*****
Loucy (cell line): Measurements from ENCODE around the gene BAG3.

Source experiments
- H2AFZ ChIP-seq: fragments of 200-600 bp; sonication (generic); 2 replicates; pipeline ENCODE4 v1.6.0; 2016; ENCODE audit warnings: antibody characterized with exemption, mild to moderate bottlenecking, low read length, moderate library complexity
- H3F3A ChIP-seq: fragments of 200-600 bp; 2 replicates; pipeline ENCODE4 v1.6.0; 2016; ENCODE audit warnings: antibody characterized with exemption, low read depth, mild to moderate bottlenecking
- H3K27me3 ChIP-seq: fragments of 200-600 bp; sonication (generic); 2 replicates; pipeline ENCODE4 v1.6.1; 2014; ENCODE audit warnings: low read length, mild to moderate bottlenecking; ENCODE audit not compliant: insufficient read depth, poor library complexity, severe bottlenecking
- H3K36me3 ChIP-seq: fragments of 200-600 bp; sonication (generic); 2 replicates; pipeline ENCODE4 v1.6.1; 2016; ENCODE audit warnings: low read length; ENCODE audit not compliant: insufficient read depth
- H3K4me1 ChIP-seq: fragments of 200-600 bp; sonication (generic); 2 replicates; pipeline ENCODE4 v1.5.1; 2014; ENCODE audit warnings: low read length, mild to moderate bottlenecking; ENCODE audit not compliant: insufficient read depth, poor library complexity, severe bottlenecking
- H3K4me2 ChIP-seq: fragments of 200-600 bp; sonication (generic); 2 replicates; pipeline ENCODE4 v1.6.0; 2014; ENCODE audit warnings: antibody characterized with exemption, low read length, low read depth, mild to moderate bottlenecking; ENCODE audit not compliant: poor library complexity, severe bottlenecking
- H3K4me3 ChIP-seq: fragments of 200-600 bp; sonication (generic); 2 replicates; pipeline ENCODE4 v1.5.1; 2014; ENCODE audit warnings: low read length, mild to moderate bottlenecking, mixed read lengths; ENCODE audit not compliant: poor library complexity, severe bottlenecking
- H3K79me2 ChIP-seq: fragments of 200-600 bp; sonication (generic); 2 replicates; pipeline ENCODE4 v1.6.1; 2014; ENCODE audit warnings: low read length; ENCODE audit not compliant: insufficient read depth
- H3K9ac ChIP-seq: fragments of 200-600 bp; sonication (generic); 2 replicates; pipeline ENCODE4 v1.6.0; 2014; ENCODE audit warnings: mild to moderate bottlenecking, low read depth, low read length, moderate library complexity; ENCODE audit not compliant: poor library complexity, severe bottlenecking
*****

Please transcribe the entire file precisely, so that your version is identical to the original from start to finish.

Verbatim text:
Loucy (cell line): Measurements from ENCODE around the gene BAG3.

Source experiments
- H2AFZ ChIP-seq: fragments of 200-600 bp; sonication (generic); 2 replicates; pipeline ENCODE4 v1.6.0; 2016; ENCODE audit warnings: antibody characterized with exemption, mild to moderate bottlenecking, low read length, moderate library complexity
- H3F3A ChIP-seq: fragments of 200-600 bp; 2 replicates; pipeline ENCODE4 v1.6.0; 2016; ENCODE audit warnings: antibody characterized with exemption, low read depth, mild to moderate bottlenecking
- H3K27me3 ChIP-seq: fragments of 200-600 bp; sonication (generic); 2 replicates; pipeline ENCODE4 v1.6.1; 2014; ENCODE audit warnings: low read length, mild to moderate bottlenecking; ENCODE audit not compliant: insufficient read depth, poor library complexity, severe bottlenecking
- H3K36me3 ChIP-seq: fragments of 200-600 bp; sonication (generic); 2 replicates; pipeline ENCODE4 v1.6.1; 2016; ENCODE audit warnings: low read length; ENCODE audit not compliant: insufficient read depth
- H3K4me1 ChIP-seq: fragments of 200-600 bp; sonication (generic); 2 replicates; pipeline ENCODE4 v1.5.1; 2014; ENCODE audit warnings: low read length, mild to moderate bottlenecking; ENCODE audit not compliant: insufficient read depth, poor library complexity, severe bottlenecking
- H3K4me2 ChIP-seq: fragments of 200-600 bp; sonication (generic); 2 replicates; pipeline ENCODE4 v1.6.0; 2014; ENCODE audit warnings: antibody characterized with exemption, low read length, low read depth, mild to moderate bottlenecking; ENCODE audit not compliant: poor library complexity, severe bottlenecking
- H3K4me3 ChIP-seq: fragments of 200-600 bp; sonication (generic); 2 replicates; pipeline ENCODE4 v1.5.1; 2014; ENCODE audit warnings: low read length, mild to moderate bottlenecking, mixed read lengths; ENCODE audit not compliant: poor library complexity, severe bottlenecking
- H3K79me2 ChIP-seq: fragments of 200-600 bp; sonication (generic); 2 replicates; pipeline ENCODE4 v1.6.1; 2014; ENCODE audit warnings: low read length; ENCODE audit not compliant: insufficient read depth
- H3K9ac ChIP-seq: fragments of 200-600 bp; sonication (generic); 2 replicates; pipeline ENCODE4 v1.6.0; 2014; ENCODE audit warnings: mild to moderate bottlenecking, low read depth, low read length, moderate library complexity; ENCODE audit not compliant: poor library complexity, severe bottlenecking